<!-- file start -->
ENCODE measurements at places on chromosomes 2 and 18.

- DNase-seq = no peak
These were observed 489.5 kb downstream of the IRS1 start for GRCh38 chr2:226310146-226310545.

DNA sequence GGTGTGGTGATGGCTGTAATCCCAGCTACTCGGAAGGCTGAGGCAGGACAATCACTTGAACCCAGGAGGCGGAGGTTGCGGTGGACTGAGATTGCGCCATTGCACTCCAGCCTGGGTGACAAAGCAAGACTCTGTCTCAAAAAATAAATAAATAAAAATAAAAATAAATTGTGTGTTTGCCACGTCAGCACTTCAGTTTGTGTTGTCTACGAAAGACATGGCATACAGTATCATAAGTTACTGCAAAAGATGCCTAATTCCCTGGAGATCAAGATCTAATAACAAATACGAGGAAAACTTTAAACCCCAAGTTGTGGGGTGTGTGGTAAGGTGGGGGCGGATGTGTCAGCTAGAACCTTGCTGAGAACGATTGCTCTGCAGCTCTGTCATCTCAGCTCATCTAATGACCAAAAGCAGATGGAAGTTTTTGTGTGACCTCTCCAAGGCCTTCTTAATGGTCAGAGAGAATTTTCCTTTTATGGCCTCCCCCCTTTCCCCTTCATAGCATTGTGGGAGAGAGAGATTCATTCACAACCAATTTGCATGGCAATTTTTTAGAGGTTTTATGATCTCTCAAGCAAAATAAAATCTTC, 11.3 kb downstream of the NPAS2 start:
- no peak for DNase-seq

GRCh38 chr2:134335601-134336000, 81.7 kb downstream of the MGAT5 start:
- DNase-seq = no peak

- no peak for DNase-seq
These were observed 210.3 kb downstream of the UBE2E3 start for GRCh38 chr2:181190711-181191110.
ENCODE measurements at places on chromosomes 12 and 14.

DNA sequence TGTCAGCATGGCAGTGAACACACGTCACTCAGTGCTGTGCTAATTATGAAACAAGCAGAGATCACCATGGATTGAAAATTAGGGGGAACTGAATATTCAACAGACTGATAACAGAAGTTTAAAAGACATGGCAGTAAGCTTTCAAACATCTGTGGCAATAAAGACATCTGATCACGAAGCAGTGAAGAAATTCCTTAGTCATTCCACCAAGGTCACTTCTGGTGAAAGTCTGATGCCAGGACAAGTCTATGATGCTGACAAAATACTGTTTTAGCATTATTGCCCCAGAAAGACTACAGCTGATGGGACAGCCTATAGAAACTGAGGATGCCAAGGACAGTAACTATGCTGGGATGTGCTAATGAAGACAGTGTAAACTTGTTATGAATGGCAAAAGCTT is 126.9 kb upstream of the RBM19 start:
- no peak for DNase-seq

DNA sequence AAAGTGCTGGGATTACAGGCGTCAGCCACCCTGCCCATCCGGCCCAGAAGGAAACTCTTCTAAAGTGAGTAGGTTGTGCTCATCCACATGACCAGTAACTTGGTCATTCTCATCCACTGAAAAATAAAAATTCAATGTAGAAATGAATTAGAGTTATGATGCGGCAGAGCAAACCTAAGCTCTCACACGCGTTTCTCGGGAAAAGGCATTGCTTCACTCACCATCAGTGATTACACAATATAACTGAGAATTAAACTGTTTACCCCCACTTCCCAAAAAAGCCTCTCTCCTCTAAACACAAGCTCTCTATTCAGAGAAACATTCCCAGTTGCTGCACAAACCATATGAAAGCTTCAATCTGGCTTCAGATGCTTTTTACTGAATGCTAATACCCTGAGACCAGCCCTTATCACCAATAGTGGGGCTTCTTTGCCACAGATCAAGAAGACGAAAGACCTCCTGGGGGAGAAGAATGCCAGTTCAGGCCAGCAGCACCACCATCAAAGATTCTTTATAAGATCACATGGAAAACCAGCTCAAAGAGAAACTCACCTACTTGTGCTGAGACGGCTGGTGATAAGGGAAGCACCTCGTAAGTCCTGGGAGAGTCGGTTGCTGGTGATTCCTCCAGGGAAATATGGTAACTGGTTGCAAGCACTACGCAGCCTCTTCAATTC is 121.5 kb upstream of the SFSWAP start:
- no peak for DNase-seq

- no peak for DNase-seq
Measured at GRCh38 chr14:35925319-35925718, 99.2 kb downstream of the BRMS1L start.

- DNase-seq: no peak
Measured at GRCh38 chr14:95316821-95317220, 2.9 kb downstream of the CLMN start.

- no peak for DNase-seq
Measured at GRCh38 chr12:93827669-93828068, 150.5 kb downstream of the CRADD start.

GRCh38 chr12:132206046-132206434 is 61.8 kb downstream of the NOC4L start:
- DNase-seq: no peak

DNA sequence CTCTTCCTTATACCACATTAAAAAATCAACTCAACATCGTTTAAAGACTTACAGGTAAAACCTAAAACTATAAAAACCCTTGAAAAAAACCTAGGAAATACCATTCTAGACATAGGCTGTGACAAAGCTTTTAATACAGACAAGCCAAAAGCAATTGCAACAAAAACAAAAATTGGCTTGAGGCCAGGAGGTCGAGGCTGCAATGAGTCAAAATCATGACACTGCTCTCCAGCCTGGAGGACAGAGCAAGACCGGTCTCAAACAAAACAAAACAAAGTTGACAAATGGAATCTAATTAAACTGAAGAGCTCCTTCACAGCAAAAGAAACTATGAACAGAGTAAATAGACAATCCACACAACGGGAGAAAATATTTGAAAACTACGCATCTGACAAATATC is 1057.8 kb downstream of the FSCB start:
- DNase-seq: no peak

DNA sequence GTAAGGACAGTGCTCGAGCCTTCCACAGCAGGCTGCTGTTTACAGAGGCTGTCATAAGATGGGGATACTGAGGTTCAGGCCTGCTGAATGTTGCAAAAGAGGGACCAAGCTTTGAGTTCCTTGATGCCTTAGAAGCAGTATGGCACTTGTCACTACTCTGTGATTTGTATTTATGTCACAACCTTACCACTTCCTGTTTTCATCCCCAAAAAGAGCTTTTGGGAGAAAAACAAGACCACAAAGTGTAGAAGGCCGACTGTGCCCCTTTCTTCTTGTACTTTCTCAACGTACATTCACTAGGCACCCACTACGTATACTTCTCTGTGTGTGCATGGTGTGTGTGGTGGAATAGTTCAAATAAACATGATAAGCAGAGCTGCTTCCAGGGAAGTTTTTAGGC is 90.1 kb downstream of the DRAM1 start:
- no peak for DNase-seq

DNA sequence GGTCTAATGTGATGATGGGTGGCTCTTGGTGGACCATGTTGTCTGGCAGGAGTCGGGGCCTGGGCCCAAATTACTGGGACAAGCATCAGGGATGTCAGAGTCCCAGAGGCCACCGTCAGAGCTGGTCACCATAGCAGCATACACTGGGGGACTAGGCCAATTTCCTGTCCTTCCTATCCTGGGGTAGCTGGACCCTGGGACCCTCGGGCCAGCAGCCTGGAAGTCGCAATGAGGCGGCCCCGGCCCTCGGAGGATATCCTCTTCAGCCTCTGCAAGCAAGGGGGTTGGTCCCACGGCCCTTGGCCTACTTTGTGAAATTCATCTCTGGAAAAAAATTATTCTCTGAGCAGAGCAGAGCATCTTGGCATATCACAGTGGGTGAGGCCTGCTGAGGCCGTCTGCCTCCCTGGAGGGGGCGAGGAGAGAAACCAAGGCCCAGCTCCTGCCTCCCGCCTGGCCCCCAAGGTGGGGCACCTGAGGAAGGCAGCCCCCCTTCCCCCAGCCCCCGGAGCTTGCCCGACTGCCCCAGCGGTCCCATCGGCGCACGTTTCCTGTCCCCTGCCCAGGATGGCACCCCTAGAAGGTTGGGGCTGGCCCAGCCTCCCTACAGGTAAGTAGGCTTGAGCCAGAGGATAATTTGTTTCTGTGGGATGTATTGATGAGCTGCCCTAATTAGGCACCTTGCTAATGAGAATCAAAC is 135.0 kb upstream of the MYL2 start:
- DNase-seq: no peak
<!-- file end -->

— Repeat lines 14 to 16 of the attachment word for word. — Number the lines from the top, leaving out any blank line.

- no peak for DNase-seq

- no peak for DNase-seq
Measured at GRCh38 chr14:35925319-35925718, 99.2 kb downstream of the BRMS1L start.